Get a CRM system everyone can use. Customer relationship management (CRM) systems automate the process of getting sales, marketing, production, service and senior management in sync with what’s going on with customers. Integrating CRM with marketing automation and websites can provide a significant first step in creating a lead-generation engine. Use the website to offer valuable content to prospective customers in exchange for opting in with their contact data. Use marketing automation to get started with lead scoring, and then use the CRM system to prioritize all new prospects.

Make sustainability a priority. In a survey by Fleishman-Hillard, 79% of consumers say that brands should focus on developing working practices that protect the environment as they prepare for the future. Retailers, tier-one manufacturers, and others have gotten the message. Not only are they investing in sustainability measures for their own businesses; they’re also considering the environmental impact made by tier-2 manufacturers, suppliers and other partners. Sustainability efforts may focus on a plant’s operations—for example running energy-efficient smart machines and heating/cooling systems or committing to zero waste. Other manufacturers are building sustainability into their products that use new compostable materials or a higher percentage of scrap or recycled content. Equally important is the ability to track and document sustainability practices when business partners ask for proof.

Be transparent with customers on quality management data. Visibility builds trust, a loyal customer base, and solid repeat business. Take the case of a manufacturer that produces protected cable enclosures and custom-made cables. The company has customized its quality management systems to provide the specifics of each production run’s quality results to every customer. It started with a defense ministry requesting quality data for each shipment. The manufacturer soon implemented it across all customers. This has resulted in fewer customer audits and more repeat orders because the world’s leading defense ministries and their contractors now trust the supplier with their most critical orders.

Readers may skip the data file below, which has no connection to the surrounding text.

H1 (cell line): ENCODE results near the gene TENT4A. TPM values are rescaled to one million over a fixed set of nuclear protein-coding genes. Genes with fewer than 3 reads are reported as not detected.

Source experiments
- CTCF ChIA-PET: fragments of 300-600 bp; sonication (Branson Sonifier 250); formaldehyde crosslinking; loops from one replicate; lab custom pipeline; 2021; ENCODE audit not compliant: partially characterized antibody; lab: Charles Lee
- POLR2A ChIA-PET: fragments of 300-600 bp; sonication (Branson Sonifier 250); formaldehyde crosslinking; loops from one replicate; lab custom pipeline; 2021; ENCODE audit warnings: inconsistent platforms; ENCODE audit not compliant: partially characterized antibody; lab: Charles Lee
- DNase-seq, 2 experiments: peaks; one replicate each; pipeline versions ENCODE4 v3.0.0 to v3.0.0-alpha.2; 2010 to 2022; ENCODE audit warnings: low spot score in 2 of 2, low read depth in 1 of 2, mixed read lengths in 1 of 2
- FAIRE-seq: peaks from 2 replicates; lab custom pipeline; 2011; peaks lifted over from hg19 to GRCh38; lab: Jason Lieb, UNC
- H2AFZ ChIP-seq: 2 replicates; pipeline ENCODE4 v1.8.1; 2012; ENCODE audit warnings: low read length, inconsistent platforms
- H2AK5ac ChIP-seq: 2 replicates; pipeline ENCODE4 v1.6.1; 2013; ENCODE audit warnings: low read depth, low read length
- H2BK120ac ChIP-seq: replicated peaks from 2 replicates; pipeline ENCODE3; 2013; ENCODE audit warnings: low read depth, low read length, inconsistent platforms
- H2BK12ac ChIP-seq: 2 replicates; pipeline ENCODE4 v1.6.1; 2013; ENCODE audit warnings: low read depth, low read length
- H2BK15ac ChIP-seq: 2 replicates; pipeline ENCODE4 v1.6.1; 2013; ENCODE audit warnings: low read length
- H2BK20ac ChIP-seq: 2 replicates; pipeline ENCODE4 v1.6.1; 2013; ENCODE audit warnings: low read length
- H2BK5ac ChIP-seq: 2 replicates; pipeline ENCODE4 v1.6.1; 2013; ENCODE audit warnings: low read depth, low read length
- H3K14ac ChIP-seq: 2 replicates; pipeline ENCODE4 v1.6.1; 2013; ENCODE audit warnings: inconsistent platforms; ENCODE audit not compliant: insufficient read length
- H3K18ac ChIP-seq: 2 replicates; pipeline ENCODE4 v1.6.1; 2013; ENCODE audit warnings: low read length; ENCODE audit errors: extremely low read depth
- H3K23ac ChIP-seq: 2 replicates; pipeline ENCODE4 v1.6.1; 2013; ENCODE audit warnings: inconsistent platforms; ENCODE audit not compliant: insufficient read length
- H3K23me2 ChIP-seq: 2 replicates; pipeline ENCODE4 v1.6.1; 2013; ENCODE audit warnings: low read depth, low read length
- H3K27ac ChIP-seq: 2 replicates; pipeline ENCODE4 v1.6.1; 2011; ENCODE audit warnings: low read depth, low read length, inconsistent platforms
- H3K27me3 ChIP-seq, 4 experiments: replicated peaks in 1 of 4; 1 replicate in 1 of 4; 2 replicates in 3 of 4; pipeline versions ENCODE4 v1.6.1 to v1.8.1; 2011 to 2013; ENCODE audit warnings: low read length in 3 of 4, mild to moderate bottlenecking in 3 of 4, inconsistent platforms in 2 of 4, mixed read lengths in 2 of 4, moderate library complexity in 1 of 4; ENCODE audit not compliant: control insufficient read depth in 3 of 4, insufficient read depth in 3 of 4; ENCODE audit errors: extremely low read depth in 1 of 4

Differentiate with short-notice production runs. Offering short-notice production runs is an effective strategy for attracting new customers and solidifying relationships with current ones. It’s also proving effective for translating excess production capacity into high-margin production runs. For example, a plastics manufacturer’s core customers now store their custom molds onsite and schedule short-notice production runs, sometimes the same day they need the parts. The plastics manufacturer is running two shifts, relying on integrated enterprise resource planning (ERP) and manufacturing execution system (MES) software to ensure schedules are accurate so they can find gaps in the production schedule that can be offered to customers needing this service.

By implementing one or more of these strategies, manufacturers can more closely align with customers’ needs and priorities to drive both new business and long-term loyalty.